George Bunnell: At the outset “Incense” was the B-side and a novelty song, “The Birman Of Alkatrash,” was the A-side. Well, the DJ (Johnny Fairchild, KIST Santa Barbara) who broke the record thought differently and started pushing the B-side. It became the most requested song two weeks in a row.
Then the band’s manager took the success to other SoCal radio stations and that success was repeated until it got to LA, the big market, and boom it took off.
It was around for several months before catching on across the country.
Rock Cellar: What do you think was the reason for the song’s success?
George Bunnell: To me the song was very colorful, the title was odd, the name of the band was also colorful and odd, the clothes and album cover were odd and colorful. For sure the signature Farfisa organ sound, the fuzz guitar, the nice harmonies, the drum fills complete with cowbell, they were all part of its charm.
That coupled with the fact that nobody could figure out what the song was about or even recite the lyrics correctly, kept it in the conversation.
We’re not the kind of group that sets out to write a commercial/hit song. We first are trying to find a groove we like and then we take it from there.
The song has since appeared in several movies, which propel it into new decades — films like Psych-Out, Beyond the Valley of the Dolls, Austin Powers and Recess: School’s Out.
Rock Cellar: Apart from your loyal fan base that is familiar with all of your music, what would you say is another song of yours that people may know?
George Bunnell: The movie Psych-Out (1968 Dick Clark-produced) had a few of our songs in it and has become a cult classic. The theme song, “The Pretty Song from Psych-Out,” “Rainy Day Mushroom Pillow,” “The World’s On Fire.”
These songs were all featured on the soundtrack album.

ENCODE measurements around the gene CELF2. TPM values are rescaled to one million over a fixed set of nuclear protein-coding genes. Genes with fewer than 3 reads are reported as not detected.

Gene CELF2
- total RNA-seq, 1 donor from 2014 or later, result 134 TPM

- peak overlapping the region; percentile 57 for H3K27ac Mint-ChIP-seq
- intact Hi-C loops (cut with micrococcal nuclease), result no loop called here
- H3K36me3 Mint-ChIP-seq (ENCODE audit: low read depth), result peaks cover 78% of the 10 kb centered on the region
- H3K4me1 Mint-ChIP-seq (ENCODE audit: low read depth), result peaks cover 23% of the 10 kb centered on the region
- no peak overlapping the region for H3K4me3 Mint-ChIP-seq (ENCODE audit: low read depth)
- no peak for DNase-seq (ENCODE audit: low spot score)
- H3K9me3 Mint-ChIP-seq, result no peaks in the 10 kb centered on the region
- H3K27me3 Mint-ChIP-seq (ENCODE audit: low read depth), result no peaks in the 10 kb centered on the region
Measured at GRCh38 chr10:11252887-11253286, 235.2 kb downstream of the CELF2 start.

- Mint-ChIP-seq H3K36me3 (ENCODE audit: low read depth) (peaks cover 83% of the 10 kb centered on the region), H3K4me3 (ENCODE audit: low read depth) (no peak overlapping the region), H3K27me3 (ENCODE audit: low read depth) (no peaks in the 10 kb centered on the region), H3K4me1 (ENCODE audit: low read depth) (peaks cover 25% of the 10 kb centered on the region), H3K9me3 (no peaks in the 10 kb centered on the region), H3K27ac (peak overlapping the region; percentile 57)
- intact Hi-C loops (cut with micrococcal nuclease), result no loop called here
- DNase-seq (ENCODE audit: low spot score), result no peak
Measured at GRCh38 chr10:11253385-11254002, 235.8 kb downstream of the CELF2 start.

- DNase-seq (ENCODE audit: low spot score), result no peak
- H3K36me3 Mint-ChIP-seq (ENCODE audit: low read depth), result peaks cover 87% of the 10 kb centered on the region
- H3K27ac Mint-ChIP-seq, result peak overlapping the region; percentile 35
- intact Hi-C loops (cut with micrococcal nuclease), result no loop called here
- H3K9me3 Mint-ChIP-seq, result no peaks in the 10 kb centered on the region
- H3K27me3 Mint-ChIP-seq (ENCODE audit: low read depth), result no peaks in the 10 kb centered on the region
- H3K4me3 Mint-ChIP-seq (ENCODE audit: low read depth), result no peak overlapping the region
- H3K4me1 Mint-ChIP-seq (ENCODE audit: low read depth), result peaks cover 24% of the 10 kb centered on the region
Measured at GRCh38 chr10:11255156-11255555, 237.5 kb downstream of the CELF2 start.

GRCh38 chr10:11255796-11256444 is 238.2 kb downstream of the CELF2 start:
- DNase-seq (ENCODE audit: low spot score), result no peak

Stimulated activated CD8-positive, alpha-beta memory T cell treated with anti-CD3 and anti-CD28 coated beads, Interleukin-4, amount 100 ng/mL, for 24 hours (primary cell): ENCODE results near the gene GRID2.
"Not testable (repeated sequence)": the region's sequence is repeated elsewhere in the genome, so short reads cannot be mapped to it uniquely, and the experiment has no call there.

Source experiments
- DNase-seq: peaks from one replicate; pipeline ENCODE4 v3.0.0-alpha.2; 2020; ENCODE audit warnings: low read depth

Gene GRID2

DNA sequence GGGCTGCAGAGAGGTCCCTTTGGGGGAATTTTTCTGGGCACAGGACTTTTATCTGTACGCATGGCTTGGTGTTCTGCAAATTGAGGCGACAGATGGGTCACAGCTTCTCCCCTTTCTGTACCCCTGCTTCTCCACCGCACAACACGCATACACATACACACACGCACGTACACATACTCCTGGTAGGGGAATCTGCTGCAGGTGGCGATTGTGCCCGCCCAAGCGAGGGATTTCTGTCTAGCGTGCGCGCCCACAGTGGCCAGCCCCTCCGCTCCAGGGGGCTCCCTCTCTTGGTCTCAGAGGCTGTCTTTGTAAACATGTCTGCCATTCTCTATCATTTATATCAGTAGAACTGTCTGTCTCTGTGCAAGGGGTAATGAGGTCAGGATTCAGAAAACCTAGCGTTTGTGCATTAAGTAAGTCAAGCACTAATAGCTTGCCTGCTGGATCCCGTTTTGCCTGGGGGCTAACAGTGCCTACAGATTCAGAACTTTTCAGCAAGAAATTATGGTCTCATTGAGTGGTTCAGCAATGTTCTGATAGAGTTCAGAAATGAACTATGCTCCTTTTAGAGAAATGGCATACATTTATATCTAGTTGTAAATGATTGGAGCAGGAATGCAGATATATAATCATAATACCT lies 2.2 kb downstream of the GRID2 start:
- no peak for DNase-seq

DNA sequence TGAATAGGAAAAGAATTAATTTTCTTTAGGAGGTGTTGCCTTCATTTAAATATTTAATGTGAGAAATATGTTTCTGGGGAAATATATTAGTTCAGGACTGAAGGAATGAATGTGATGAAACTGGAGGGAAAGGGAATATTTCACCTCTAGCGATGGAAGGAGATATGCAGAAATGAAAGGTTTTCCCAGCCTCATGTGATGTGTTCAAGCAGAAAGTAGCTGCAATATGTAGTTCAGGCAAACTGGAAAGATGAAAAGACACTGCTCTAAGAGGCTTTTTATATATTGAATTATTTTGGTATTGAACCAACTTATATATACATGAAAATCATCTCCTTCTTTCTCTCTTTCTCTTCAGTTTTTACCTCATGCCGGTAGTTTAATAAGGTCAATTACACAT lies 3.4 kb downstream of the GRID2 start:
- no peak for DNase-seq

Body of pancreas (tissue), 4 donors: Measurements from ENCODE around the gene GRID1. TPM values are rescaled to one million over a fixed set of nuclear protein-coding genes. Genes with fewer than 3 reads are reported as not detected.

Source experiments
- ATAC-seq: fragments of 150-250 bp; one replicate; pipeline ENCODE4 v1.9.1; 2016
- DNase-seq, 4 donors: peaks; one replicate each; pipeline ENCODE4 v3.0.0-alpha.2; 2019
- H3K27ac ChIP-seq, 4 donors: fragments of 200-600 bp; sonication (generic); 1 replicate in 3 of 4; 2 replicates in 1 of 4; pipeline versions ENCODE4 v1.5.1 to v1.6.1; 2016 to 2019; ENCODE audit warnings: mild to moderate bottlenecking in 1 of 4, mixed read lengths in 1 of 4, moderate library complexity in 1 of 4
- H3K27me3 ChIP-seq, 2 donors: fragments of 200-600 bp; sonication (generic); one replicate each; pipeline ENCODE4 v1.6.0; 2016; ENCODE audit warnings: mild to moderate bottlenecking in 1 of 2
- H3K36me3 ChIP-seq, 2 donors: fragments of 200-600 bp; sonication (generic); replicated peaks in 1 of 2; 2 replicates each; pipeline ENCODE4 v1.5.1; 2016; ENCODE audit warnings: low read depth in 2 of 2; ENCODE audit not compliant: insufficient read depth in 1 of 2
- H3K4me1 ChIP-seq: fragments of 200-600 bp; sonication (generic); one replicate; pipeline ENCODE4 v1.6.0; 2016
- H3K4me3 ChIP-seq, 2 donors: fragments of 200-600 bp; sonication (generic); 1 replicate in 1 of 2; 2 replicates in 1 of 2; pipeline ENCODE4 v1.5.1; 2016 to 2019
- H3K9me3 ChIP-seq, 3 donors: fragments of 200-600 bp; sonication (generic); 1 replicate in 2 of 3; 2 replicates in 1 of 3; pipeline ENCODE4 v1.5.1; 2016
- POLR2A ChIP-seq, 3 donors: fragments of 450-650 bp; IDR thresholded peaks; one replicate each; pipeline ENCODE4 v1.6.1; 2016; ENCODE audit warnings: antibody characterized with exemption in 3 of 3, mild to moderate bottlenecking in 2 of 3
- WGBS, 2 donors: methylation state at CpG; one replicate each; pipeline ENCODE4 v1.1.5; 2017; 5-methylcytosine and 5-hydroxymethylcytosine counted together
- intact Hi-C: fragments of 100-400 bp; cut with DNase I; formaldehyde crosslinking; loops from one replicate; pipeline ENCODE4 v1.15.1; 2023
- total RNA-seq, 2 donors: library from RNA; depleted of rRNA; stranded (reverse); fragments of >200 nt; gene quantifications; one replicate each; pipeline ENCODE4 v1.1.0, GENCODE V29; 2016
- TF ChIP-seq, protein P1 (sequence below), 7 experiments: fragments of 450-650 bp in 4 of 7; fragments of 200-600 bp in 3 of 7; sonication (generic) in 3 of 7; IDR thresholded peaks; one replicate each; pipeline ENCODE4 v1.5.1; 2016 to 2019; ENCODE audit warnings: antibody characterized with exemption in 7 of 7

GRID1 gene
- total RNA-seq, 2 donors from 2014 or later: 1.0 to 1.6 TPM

And mostly the song “Tomorrow,” which was a No. 23 hit.
Rock Cellar: Separate from that, what’s another song of yours that you would want people to know, either because it’s a personal favorite of yours or because it didn’t quite catch on as a single in the way you would have expected it to?
George Bunnell: Two songs. “Birds in My Tree,” which was the flip side of “Tomorrow.” I personally thought it should’ve been the second single. It actually was getting more airplay in SF than “Tomorrow” and it was from the first album, while “Tomorrow” was from the second album.
Another is “Pretty Song From Psych-Out,” which was the flip side of “Sit With The Guru.” It’s really a beautiful song and it was the theme song of that movie.
Rock Cellar: Are you familiar with any notable covers of your song? If so, what did that feel like to see/hear another artist pay tribute in that fashion?
George Bunnell: There have been a few covers of “Incense and Peppermints” and some covers of other songs. One fun bit is Todd Rundgren doing “Incense” live and off the cuff.
There was a girl band called Adult Net that did “Incense.” Most notably is an instrumental version of “Incense” by Martin Denny from his
Exotica Lounge LP. Dale Bozzio of Missing Persons did a dance music version. German band Vibravoid did “Incense” on their album The Politics of Ecstasy … A
Timothy Leary reference.
“Birds in my Tree” was covered by a Latin American group called the Buttons. “Rainy Day Mushroom Pillow” was done by the group Stay from Spain. “Sit With The
Guru” was done by the Japanese group Shinowa. “Barefoot In Baltimore” was covered by a group who’s name escapes me.
Rock Cellar: What are you up to these days with your music career? Are you touring, recording new music, producing, anything like that?
George Bunnell: We’ve continued to write and record new music over the years. We released an album in 2012 called Wake Up Where You Are which has new songs, and we also revisited some of the old songs on it.
In 2017 we decided to recreate the iconic Incense and Peppermints album cover. We had our original seamstress, Cathy Scarms, make the clothes and pillows that were on that cover which was originally taken in her shop, SatPurush in Westwood, CA. There was a whole crew on hand for the new shoot.
Robert Jacobs captured the shot we ended up going with. There were a few cameras clicking away.
We also have a new batch of songs ready to release this year. We just played live at The Whisky A Go Go on November 13th, 2021.
We will be doing a set at the Get Together Foundation’s annual benefit concert event at The Palace Theater in Los Angeles on April 23rd, 2022.
There is a documentary/book being done by our own Robert Jacobs (Midnight Sun Light Show, an account of the band’s history.)
June 17, 2022